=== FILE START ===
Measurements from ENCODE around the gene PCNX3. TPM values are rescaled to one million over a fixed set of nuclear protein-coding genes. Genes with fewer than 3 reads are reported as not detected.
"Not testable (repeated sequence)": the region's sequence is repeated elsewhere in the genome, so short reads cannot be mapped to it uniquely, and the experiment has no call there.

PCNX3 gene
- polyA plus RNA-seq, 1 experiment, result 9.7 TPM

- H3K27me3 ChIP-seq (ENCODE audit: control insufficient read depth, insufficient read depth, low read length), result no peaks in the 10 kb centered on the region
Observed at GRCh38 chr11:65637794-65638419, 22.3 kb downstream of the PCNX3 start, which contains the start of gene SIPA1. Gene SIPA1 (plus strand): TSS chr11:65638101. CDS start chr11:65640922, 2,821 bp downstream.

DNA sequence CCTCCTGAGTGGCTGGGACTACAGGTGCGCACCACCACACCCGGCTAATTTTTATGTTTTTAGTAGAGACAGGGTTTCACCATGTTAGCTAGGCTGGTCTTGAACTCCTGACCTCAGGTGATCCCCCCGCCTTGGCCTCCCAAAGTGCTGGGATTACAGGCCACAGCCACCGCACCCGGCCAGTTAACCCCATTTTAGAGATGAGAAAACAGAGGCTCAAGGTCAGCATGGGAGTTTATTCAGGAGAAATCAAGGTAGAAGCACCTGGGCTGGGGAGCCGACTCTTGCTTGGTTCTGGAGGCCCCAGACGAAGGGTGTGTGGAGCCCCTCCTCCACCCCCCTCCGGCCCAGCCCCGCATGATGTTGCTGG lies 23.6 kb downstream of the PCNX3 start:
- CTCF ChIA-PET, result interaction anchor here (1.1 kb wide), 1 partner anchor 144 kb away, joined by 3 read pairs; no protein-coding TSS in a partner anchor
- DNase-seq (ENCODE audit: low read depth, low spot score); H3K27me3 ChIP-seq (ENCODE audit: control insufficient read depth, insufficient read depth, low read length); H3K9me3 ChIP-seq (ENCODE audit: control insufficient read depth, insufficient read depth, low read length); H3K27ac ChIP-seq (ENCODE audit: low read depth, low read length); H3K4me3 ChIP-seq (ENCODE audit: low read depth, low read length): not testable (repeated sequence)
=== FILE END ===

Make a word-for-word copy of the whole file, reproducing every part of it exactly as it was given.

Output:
Measurements from ENCODE around the gene PCNX3. TPM values are rescaled to one million over a fixed set of nuclear protein-coding genes. Genes with fewer than 3 reads are reported as not detected.
"Not testable (repeated sequence)": the region's sequence is repeated elsewhere in the genome, so short reads cannot be mapped to it uniquely, and the experiment has no call there.

PCNX3 gene
- polyA plus RNA-seq, 1 experiment, result 9.7 TPM

- H3K27me3 ChIP-seq (ENCODE audit: control insufficient read depth, insufficient read depth, low read length), result no peaks in the 10 kb centered on the region
Observed at GRCh38 chr11:65637794-65638419, 22.3 kb downstream of the PCNX3 start, which contains the start of gene SIPA1. Gene SIPA1 (plus strand): TSS chr11:65638101. CDS start chr11:65640922, 2,821 bp downstream.

DNA sequence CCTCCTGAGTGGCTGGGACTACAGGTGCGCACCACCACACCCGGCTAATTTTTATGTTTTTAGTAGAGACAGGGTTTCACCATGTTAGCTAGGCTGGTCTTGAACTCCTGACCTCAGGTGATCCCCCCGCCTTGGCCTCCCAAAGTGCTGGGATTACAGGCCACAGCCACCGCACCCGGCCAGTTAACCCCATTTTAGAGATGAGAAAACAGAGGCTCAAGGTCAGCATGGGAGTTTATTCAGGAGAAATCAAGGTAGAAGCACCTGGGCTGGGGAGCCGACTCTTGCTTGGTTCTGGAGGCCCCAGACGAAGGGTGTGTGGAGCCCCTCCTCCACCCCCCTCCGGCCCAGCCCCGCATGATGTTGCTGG lies 23.6 kb downstream of the PCNX3 start:
- CTCF ChIA-PET, result interaction anchor here (1.1 kb wide), 1 partner anchor 144 kb away, joined by 3 read pairs; no protein-coding TSS in a partner anchor
- DNase-seq (ENCODE audit: low read depth, low spot score); H3K27me3 ChIP-seq (ENCODE audit: control insufficient read depth, insufficient read depth, low read length); H3K9me3 ChIP-seq (ENCODE audit: control insufficient read depth, insufficient read depth, low read length); H3K27ac ChIP-seq (ENCODE audit: low read depth, low read length); H3K4me3 ChIP-seq (ENCODE audit: low read depth, low read length): not testable (repeated sequence)